At the insistence of his wife, Constance, he tore down the old building and built the present crow stepped gabled Castle in 1878, a few hundred yards to the left so they would get a better view of the lake (where a 36 pound pike was caught on a Mepps spoon in February 1972) from their bedroom windows.Their architects, Lanyon and Lynne, also built the magnificent Culloden Hotel on the wooden slopes of the Holywood Hills overlooking Belfast Lough.

Sir John Leslie 2nd Baronet married the delightful Leonie Jerome, whose stunning elder sister, Jenny, married Lord Randolph Churchill.There are many of the Churchill's 'hand-me-downs' in the Castle, including Winston's baby dress, as the Leslies were considered the poor relations. Winston, who became one of the most famous smokers of all time, never visited the Castle but his mother (a noted cigarette smoker) did, and felt very much at home.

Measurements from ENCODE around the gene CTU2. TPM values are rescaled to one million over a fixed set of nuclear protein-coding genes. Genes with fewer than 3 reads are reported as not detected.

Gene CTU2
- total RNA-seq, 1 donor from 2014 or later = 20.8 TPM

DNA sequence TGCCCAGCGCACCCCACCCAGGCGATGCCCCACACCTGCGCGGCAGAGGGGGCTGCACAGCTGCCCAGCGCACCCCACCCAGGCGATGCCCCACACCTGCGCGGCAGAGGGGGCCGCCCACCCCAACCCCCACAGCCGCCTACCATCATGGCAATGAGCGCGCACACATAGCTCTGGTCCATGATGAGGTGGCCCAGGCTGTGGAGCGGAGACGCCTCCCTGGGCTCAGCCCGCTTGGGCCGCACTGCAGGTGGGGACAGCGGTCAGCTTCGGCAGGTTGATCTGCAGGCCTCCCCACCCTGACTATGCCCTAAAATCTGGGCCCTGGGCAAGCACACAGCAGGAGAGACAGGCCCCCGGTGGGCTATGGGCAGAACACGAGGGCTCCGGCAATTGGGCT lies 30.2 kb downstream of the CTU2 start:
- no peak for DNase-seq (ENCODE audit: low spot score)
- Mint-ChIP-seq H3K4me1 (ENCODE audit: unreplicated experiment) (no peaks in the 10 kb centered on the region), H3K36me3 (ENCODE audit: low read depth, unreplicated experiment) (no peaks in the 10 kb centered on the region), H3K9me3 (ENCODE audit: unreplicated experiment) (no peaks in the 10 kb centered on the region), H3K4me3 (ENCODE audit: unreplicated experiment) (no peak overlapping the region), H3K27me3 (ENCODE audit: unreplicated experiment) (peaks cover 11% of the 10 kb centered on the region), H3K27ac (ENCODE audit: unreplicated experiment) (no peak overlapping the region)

Sir John was succeeded by Sir Shane Leslie 3rd Baronet,the noted Irish speaker, author, poet and ardent nationalist who became a Catholic and stood as Nationalist candidate for Derry in the 1910 election, losing by a mere 59 votes to the Duke of Abercorn.

Sir Shane transferred the property to his eldest son, John Normington Leslie, who became the 4th Baronet.Owing to ill health from five years in a prisoner of war camp he made the estate over to his sister Anita, and lived the next 40 years in Rome until his return to Castle Leslie in 1994.

Anita Leslie-King, the biographer, had a distinguished war career and was awarded two Crouix de Guerre by General de Gaulle.In the 1960s she moved to Galway and made over Glaslough to her younger brother, Desmond, one of the few surviving wartime Spitfire pilots,a composer of electronic music and co-author (in the 1950s with George Adamski) of the first book on UFOs.